Gates to leave in 2011?

US Secretary of Defense Robert Gates exits the room after announcing his efficiencies initiatives with major budget cuts 8/9/10.

From Josh Rogin, the Cable:  In an exclusive interview published Monday, U.S. Defense Secretary Robert Gates told Foreign Policy that he plans to leave office some time in 2011, once President Obama’s Afghanistan’s strategy review is completed.

"I think that by next year I’ll be in a position where — you know, we’re going to know whether the strategy is working in Afghanistan," he told national-security writer Fred Kaplan. "We’ll have completed the surge. We’ll have done the assessment in December. And it seems like somewhere there in 2011 is a logical opportunity to hand off," he said.

Gates also said "it would be a mistake to wait until January 2012" to leave his post, because it might be difficult to get a good candidate to take the job, knowing that the administration might be voted out later that year.

"I just think this is not the kind of job you want to fill in the spring of a presidential election. So I think sometime in 2011 sounds pretty good."

The speculation over who might replace Gates is a popular parlor game in Washington. The rumored candidates include current officials, think tank leaders, and even some names left over from the last time the job was open.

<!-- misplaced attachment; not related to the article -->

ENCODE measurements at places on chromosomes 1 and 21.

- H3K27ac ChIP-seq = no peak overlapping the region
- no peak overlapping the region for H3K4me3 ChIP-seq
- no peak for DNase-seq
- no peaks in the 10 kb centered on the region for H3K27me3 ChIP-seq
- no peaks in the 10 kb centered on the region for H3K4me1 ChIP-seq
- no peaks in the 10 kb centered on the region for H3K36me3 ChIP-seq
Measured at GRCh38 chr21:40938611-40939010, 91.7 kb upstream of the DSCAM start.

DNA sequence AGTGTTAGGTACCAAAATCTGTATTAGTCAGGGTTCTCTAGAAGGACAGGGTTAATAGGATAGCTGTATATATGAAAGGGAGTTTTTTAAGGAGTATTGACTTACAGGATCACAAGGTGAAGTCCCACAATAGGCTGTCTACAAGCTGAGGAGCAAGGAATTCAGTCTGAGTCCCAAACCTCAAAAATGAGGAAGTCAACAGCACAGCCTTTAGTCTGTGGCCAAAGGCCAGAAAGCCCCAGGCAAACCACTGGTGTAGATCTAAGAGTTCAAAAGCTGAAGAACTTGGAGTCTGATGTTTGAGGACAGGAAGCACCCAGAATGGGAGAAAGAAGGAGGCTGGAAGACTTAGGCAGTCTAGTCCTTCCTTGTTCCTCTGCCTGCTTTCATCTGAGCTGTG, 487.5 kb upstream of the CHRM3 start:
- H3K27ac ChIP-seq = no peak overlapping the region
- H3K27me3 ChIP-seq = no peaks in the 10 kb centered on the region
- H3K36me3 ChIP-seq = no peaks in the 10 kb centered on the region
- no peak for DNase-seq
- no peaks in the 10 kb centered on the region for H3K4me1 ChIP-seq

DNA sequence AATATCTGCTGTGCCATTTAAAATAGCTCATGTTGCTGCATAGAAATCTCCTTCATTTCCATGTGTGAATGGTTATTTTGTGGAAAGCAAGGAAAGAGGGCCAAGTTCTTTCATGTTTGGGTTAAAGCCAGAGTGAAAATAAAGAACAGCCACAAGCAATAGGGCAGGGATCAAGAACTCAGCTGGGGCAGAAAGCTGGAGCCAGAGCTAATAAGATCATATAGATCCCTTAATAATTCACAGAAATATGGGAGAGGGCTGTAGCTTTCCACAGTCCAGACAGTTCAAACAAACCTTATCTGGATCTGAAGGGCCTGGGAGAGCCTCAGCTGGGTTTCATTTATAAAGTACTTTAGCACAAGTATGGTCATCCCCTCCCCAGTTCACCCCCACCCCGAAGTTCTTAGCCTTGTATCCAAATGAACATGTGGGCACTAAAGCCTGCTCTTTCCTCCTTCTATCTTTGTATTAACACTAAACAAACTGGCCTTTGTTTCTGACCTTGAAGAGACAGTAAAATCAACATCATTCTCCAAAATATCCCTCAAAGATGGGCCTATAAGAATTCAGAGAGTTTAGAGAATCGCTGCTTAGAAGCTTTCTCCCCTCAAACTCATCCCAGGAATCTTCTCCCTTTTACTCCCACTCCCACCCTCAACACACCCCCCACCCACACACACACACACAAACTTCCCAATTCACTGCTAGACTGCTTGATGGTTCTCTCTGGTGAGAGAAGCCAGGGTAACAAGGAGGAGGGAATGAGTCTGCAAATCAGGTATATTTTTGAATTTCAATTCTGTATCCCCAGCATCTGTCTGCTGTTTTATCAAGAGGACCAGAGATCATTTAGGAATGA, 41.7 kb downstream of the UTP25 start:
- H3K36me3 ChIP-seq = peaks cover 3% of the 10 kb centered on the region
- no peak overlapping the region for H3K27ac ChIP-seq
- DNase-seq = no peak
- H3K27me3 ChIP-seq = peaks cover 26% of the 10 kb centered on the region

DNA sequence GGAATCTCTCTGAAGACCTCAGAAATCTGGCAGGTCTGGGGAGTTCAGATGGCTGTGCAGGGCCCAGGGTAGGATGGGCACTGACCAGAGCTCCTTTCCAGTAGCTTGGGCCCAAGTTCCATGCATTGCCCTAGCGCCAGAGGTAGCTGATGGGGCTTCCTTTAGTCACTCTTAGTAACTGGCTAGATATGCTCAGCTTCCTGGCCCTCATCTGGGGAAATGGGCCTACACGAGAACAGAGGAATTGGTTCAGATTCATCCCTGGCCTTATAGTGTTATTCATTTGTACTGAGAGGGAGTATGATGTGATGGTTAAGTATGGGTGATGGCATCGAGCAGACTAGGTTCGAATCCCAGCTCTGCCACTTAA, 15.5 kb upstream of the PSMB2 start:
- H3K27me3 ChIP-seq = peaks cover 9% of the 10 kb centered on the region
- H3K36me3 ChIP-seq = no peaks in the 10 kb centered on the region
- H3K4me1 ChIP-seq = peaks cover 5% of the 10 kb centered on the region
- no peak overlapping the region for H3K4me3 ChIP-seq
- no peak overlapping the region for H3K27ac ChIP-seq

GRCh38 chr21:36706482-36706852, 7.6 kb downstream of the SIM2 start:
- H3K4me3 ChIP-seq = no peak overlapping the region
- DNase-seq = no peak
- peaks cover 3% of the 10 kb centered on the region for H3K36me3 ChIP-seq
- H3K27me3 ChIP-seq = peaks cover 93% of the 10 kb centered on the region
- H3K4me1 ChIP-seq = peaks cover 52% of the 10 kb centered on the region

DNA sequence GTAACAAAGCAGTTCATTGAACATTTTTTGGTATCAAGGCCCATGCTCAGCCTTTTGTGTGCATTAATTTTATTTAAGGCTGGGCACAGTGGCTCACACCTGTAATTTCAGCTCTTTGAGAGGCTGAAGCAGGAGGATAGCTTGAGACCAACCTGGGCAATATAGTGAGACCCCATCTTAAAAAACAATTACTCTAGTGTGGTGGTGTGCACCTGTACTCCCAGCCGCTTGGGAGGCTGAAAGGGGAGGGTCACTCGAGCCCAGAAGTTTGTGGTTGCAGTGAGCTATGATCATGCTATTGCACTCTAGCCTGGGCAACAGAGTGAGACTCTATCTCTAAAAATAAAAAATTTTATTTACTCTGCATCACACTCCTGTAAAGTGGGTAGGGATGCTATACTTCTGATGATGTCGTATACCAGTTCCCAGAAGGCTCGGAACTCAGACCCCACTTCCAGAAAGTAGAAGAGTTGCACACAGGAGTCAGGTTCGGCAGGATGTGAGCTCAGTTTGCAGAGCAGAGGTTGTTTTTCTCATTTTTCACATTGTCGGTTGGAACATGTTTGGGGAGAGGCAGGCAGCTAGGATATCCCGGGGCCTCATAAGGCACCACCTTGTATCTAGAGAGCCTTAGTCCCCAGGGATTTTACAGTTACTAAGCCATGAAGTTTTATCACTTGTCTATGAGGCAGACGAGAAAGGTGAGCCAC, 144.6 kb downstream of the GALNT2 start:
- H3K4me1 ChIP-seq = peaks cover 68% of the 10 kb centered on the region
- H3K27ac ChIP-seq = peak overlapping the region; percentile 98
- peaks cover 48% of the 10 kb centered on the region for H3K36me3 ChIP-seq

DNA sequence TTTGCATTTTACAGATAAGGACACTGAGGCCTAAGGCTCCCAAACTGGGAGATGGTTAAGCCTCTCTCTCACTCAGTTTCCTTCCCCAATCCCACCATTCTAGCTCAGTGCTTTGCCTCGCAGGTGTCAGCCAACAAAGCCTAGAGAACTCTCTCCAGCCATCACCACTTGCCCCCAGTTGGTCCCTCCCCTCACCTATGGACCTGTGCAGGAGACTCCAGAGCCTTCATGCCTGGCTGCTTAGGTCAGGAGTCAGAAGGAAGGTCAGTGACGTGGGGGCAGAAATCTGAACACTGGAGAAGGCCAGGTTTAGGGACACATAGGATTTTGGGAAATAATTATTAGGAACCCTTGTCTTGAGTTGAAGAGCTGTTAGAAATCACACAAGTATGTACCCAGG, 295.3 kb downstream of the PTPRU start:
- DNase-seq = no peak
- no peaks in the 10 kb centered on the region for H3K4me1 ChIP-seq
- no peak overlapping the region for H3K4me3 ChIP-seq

Top candidates include Michèle Flournoy, the current under secretary of defense for policy, John Hamre, president of the Center for Strategic and International Studies, CIA Director Leon Panetta, and former Navy Secretary Richard Danzig. The oft-mooted move of Secretary of State Hillary Clinton over the Pentagon is less likely. (Gates’s people say trying to figure out the short list is premature.)

From Jen DiMascio and Gordon Lubold, Politico:  The Foreign Policy article is accurate, said Geoff Morrell, the Pentagon’s press secretary, but he said it doesn’t necessarily mean the secretary is leaving next year.

“This is not Bob Gates announcing his retirement,” Morrell told POLITICO. In fact, he said, every time Gates has planned his own retirement; he’s been called back into service.

“His record indicates that he’s a miserable failure at retirement,” Morrell said. …

At the Pentagon, several top leaders are leaving next year, including Adm. Mike Mullen, chairman of the Joint Chiefs of Staff. The vice chairman, Gen. James “Hoss” Cartwright, and the two top Army uniforms are leaving as well.   (photo: Getty)

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